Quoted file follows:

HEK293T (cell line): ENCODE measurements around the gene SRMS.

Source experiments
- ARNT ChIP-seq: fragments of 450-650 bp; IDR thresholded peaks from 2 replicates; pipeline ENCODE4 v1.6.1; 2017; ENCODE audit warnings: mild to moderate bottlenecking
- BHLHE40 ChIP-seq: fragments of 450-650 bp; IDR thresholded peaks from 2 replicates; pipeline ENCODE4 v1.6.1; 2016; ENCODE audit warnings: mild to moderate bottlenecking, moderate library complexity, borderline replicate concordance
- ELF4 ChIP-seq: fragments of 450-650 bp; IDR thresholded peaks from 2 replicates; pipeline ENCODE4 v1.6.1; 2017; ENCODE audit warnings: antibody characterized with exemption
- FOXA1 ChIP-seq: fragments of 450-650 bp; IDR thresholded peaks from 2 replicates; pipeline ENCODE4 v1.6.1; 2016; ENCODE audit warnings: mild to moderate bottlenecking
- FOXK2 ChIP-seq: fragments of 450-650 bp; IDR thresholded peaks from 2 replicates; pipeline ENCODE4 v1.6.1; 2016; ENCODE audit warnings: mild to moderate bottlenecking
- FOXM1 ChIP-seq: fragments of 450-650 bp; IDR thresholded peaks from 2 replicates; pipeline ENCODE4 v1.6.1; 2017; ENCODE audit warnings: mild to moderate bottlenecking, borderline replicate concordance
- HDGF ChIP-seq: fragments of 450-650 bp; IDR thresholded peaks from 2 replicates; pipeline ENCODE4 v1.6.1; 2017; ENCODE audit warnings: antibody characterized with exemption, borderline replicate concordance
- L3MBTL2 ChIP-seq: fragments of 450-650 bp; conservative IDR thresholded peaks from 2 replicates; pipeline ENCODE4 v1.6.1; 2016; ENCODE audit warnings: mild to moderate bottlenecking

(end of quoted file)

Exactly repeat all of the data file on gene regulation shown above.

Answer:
HEK293T (cell line): ENCODE measurements around the gene SRMS.

Source experiments
- ARNT ChIP-seq: fragments of 450-650 bp; IDR thresholded peaks from 2 replicates; pipeline ENCODE4 v1.6.1; 2017; ENCODE audit warnings: mild to moderate bottlenecking
- BHLHE40 ChIP-seq: fragments of 450-650 bp; IDR thresholded peaks from 2 replicates; pipeline ENCODE4 v1.6.1; 2016; ENCODE audit warnings: mild to moderate bottlenecking, moderate library complexity, borderline replicate concordance
- ELF4 ChIP-seq: fragments of 450-650 bp; IDR thresholded peaks from 2 replicates; pipeline ENCODE4 v1.6.1; 2017; ENCODE audit warnings: antibody characterized with exemption
- FOXA1 ChIP-seq: fragments of 450-650 bp; IDR thresholded peaks from 2 replicates; pipeline ENCODE4 v1.6.1; 2016; ENCODE audit warnings: mild to moderate bottlenecking
- FOXK2 ChIP-seq: fragments of 450-650 bp; IDR thresholded peaks from 2 replicates; pipeline ENCODE4 v1.6.1; 2016; ENCODE audit warnings: mild to moderate bottlenecking
- FOXM1 ChIP-seq: fragments of 450-650 bp; IDR thresholded peaks from 2 replicates; pipeline ENCODE4 v1.6.1; 2017; ENCODE audit warnings: mild to moderate bottlenecking, borderline replicate concordance
- HDGF ChIP-seq: fragments of 450-650 bp; IDR thresholded peaks from 2 replicates; pipeline ENCODE4 v1.6.1; 2017; ENCODE audit warnings: antibody characterized with exemption, borderline replicate concordance
- L3MBTL2 ChIP-seq: fragments of 450-650 bp; conservative IDR thresholded peaks from 2 replicates; pipeline ENCODE4 v1.6.1; 2016; ENCODE audit warnings: mild to moderate bottlenecking